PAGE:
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West v. Keve

filed: February 15, 1978.


APPEAL FROM THE UNITED STATES DISTRICT COURT FOR THE district of delaware/ (D.C. Civil No. 76-61).

Gibbons and Van Dusen, Circuit Judges, and Fisher, District Judge.*fn*

Author: Van Dusen


VAN DUSEN, Circuit Judge.

This appeal concerns an alleged violation of a state prisoner's Eighth Amendment right against cruel and unusual punishment by withholding adequate medical care from him.

Plaintiff is a state prisoner serving a life sentence in the Delaware Correctional Center. Medical examinations of the plaintiff in August and October 1974 disclosed that he was suffering from chronic venous stasis and severe varicose veins in the lower right leg, a periosteal thickening, and localized irregular periosteal thickening of the right medial malleolus (ankle joint). Surgery was recommended to correct this condition. Plaintiff requested such surgery, but it was not available at the prison hospital and the defendants*fn1 allegedly refused to permit him to obtain the treatment at a private hospital. On February 6, 1976, plaintiff filed a suit pursuant to 42 U.S.C. § 1983,*fn2 alleging that defendants, acting under color of state law, had violated his Eighth Amendment rights by inflicting cruel and unusual punishment in denying him medical treatment.*fn3 The suit sought damages and an order compelling the defendants to provide or cause to be provided the recommended medical treatment. In their answer to the complaint, defendants included affirmative defenses and concluded with this language: ". . . defendants having fully answered the complaint demand that it be dismissed with costs on the plaintiff" (A13). On March 11, 1976, approximately 17 months after it was recommended, surgery was performed.

The district court sua sponte sought memoranda on whether the claim for injunctive relief was moot and whether the claim for damages was barred by the Eleventh Amendment. The court then dismissed the complaint insofar as plaintiff sought an order compelling medical treatment on the ground that the March 11 operation rendered this issue moot. The plaintiff contended that the case was still viable because post-operative treatment was required, but the court rejected this contention on the ground that it was a claim based on a hypothetical or abstract injury which may or may not occur and thus did not state a "case or controversy" as required by Article III of the United States Constitution. Plaintiff also contended that he had a claim for money damages against the defendants for delaying the operation for 17 months. The district court dismissed the complaint insofar as it sought damages on the ground that the Eleventh Amendment bars an award of damages against state officials sued in their official capacities.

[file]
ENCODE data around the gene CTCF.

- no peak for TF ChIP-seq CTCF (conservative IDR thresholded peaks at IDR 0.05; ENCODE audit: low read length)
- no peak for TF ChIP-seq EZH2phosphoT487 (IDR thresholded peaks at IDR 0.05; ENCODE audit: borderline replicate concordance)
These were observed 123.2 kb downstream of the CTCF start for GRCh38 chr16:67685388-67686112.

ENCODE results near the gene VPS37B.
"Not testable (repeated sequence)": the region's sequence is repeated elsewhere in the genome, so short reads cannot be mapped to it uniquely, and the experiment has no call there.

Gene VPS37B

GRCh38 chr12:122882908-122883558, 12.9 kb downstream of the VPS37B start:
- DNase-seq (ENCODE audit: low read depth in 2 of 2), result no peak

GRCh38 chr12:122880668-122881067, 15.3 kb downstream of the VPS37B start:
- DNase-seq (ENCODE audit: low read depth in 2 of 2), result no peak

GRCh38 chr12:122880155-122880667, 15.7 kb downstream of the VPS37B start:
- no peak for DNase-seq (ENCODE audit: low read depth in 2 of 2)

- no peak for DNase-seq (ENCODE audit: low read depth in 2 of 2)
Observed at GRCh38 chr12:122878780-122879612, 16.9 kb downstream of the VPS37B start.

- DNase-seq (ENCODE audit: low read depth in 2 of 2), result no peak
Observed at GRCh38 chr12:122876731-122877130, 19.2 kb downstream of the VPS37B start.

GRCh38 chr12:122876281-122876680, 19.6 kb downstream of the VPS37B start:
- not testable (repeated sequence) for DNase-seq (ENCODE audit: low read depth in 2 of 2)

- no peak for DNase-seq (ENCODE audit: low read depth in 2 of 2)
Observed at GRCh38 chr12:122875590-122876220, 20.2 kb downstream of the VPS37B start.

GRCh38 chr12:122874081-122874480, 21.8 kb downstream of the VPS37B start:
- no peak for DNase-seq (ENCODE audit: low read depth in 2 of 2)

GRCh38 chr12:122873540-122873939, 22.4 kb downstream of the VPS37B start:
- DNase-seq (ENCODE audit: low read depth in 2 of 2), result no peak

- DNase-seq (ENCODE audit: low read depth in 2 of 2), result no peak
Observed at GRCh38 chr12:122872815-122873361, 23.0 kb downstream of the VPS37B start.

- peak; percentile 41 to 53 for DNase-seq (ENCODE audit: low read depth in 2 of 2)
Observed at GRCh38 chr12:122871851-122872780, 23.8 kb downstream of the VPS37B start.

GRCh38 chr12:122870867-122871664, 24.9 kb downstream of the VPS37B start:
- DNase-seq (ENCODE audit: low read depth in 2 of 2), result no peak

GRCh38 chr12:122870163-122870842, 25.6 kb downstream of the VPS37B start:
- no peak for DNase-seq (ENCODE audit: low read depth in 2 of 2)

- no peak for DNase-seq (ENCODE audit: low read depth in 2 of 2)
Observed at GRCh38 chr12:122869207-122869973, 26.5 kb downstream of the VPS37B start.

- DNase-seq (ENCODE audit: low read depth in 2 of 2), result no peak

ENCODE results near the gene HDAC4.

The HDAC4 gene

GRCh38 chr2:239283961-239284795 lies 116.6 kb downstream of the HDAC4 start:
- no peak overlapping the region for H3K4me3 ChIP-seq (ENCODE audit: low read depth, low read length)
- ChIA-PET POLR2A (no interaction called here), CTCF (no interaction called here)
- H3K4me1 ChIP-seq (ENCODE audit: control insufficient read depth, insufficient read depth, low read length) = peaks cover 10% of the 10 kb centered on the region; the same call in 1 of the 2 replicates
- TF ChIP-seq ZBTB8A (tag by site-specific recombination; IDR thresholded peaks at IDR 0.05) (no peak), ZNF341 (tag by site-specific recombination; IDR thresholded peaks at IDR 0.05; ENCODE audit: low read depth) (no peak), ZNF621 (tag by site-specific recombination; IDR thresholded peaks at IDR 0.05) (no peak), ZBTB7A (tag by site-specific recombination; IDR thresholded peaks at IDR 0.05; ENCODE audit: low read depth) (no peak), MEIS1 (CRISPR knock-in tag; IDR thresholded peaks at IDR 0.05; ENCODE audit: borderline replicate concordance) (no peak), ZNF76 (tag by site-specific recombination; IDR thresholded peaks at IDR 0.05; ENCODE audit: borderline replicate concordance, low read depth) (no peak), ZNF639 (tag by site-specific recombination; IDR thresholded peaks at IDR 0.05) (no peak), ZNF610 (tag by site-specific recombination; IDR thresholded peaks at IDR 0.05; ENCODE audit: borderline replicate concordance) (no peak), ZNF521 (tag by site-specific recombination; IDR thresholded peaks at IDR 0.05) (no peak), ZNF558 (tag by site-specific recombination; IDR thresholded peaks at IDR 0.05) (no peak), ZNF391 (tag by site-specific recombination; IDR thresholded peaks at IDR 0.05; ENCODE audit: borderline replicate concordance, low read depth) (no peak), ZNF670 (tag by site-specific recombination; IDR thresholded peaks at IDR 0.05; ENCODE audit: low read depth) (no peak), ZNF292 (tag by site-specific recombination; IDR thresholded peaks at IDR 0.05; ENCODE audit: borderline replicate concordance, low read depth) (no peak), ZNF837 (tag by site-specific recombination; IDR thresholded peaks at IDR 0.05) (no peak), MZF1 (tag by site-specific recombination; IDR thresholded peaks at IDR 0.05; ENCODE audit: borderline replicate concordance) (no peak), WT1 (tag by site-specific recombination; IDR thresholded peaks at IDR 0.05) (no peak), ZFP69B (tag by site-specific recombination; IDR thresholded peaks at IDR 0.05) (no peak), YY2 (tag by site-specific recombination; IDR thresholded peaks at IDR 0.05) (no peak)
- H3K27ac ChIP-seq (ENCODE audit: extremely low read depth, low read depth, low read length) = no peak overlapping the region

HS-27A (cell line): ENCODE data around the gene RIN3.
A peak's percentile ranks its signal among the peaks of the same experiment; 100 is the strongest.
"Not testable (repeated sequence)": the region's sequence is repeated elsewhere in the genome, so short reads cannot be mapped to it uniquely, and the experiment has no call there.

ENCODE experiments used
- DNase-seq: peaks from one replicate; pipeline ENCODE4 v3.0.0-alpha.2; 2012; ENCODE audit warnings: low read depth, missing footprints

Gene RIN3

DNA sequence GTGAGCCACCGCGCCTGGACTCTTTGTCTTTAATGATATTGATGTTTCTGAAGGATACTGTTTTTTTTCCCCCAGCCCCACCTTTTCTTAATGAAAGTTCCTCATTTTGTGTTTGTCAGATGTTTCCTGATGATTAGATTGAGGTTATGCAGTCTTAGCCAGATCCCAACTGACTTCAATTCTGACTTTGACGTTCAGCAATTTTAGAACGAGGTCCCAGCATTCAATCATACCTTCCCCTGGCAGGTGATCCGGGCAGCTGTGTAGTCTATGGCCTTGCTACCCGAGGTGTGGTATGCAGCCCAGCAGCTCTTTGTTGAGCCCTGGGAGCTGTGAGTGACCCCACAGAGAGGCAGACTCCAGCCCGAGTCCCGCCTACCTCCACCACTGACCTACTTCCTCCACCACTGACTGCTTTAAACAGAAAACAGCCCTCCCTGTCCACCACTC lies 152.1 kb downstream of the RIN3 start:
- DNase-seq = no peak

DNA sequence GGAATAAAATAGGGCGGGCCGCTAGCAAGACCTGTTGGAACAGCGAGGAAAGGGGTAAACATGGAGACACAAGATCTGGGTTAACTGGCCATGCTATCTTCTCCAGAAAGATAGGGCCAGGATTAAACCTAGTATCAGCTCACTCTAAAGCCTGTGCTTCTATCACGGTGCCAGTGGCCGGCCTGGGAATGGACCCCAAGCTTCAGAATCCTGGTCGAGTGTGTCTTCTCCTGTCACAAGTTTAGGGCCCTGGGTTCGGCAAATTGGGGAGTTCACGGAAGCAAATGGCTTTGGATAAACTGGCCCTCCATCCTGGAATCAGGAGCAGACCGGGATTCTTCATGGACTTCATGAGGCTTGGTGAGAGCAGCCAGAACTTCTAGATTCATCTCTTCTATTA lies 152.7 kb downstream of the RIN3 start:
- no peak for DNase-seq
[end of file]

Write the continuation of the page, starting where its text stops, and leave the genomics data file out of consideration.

In reviewing the dismissal of the complaint, we construe the allegations in the complaint favorably to the pleader. Scheuer v. Rhodes, 416 U.S. 232, 234, 40 L. Ed. 2d 90, 94 S. Ct. 1683 (1974). We hold that dismissal of the complaint was improper at this stage of the litigation and reverse the judgment and remand the case for further proceedings.*fn4

A state is under a duty to provide adequate medical care to those it is punishing by incarceration, and, although the constitutional standard for adequate medical treatment has not been fully developed, Neisser, Is There A Doctor In The Joint? The Search For Constitutional Standards For Prison Health Care, 63 Va. L. Rev. 921, 950 (1977), the Supreme Court has stated that "deliberate indifference to serious medical needs of prisoners" violates the Eighth Amendment proscription against cruel and unusual punishment. Estelle v. Gamble, 429 U.S. 97, 103-04, 97 S. Ct. 285, 50 L. Ed. 2d 251 (1976). This standard is two- pronged. It requires deliberate indifference on the part of prison officials and it requires the prisoner's medical needs to be serious. The complaint clearly alleges facts meeting the deliberate indifference test. As to the seriousness of the need for medical treatment, the complaint alleges that the plaintiff was suffering great pain before the operation, and documents provided pursuant to a request by the district court alleged that the plaintiff continued to suffer pain after the operation and that problems had developed because of two hard knots in his leg (docket entry 9, exhibit B, reproduced at A18-19). We need not make a judgment about the seriousness of the medical needs here since this will be for the determination of the district court on remand, and the district court will have expert medical testimony available if necessary.*fn4a